(L)Shy-Rose Shadrudin Bhanji and Dr. Perpetua Kessy Nderakindo – Tanzanian EALA MPs during a session in Kigali to which most of their colleagues were absent prompting speaker to postpone voting on crucial report

In less than seven days after Burundi members of East African Legislative Assembly (EALA) boycotted the 5th session in Kigali, missing Tanzanian MPs have today compelled the assembly to postpone a crucial report concerning lives of Tanzanian children.

After presentation of a report on regional affairs and conflict resolution on pastoral communities in Longido (Tanzania) and Kajiado (Kenya), the regional parliament was asked to adopt the report only to realize there was no quorum.

A head count of members present was immediately conducted and to the surprise of those present it was discovered that Tanzania had no full quorum – with majority members absent.

For EALA parliament to be complete for a session, each country is expected to have at least three members present of the nine representatives of each country. However, today Tanzania had only two members including; Dr. Perpetua Kessy Nderakindo and Shy-Rose Shadrudin Bhanji.

Burundi had three members, Kenya had six, Uganda and Rwanda, the host had eight members respectively. With the risking of a potential postponement of the session adoption, Speaker Daniel Fred Kidega followed protocol to give the house a 15 minute break to find out where the missing MPs were.

On return it was clear; the Tanzanian lawmakers were reportedly home in Tanzania. “This session is postponed because the qorum is not complete thus the session cannot proceed,” Kidega said.

Sources from fellow lawmakers revealed that the missing Tanzanian MPs were all from the ruling Chama – Cha Mapinduzi (CMM) and ‘preparing’ for grass roots re-election into the fourth EALA house.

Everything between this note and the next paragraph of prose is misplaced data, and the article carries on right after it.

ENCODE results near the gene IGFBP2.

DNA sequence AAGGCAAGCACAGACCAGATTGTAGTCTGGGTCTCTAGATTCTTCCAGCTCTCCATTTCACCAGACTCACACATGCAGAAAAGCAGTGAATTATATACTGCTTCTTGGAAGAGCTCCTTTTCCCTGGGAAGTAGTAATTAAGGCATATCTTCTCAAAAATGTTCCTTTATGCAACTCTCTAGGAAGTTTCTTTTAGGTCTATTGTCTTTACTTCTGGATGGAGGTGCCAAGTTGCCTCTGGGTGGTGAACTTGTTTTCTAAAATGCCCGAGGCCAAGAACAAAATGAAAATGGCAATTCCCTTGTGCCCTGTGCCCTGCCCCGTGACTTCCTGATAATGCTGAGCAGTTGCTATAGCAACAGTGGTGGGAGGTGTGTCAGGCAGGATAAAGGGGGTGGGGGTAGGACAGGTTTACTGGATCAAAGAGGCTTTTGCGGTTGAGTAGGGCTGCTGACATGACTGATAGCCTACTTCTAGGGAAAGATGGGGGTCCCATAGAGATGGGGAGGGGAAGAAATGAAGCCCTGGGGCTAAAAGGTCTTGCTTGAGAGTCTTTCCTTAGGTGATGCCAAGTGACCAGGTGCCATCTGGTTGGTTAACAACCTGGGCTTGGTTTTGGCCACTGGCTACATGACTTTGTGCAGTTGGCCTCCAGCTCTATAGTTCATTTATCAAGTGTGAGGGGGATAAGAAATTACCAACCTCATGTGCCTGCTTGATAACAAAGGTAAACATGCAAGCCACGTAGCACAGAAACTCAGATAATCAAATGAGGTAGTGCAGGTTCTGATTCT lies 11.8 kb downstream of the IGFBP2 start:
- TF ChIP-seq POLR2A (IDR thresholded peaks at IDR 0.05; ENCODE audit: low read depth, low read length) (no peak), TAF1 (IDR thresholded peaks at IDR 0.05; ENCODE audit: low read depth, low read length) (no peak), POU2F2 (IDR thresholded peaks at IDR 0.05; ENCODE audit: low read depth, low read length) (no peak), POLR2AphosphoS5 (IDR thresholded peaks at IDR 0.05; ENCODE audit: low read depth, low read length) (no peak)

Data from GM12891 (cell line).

None of the present Tanzanian MPs was willing to speak to the media on the reasons why their colleagues were not present, but KT Press managed to get comments on anonymity grounds.

“It is politically incorrect to comment on this issue. There is an election going on now and they are in government and want to return to EALA. Even me, I am in opposition but I also want to come back in the next parliament,” one Tanzanian MP said.

“But I was thinking some of them could have been caught up by the heavy floods in Dodoma this Monday.”

EALA speaker Daniel Fred Kidega looks on in dismay after realizing the House lacked quorum

In the meantime, the report on pastoral communities in Tanzania and Kenya indicated that thousands of pastoral children from Tanzania are continuously abandoning school and crossing to Kenya to seeking jobs as a way of looking for greener pastures,

A report shows that Tanzanian children are hired for very little money as herder-boys and they prefer to live this life escaping away from the lack of food, schools and hospitals in their country.

“When compiling this report we focused on reasons why these children were not in school, but we instead found out that there is many children hired in child labor activities,” Mike Sebalu said.

After hearing findings from the report, EALA lawmakers were irked by the wordings in the report which indicated a tendency to child slavery in the pastoral areas.

“These children are being ‘used for money’. This is totally unacceptable and the wording just shows that thousands of children’s rights to education and a decent living are being violated,” said Tanzania’s Kessy.

Speaker Kidega asked parliament to recommend a detailed investigation into this issue and come up with another report specifically on alleged child slavery in the pastoral regions of EAC.

The EALA parliament will resume on this report adoption this Wednesday but a lineup of the EALA sessions could fall into a time management trap as many of the bills and committee reports to be discussed remain pending.

Some of the crucial bills like EAC Polythene Materials Control Bill, 2016, and EAC Sexual and Reproductive Health Rights Bill 2016, and a Committee report on the oversight activity on One Network Areas remain pending, yet vitally important and were scheduled for discussion today.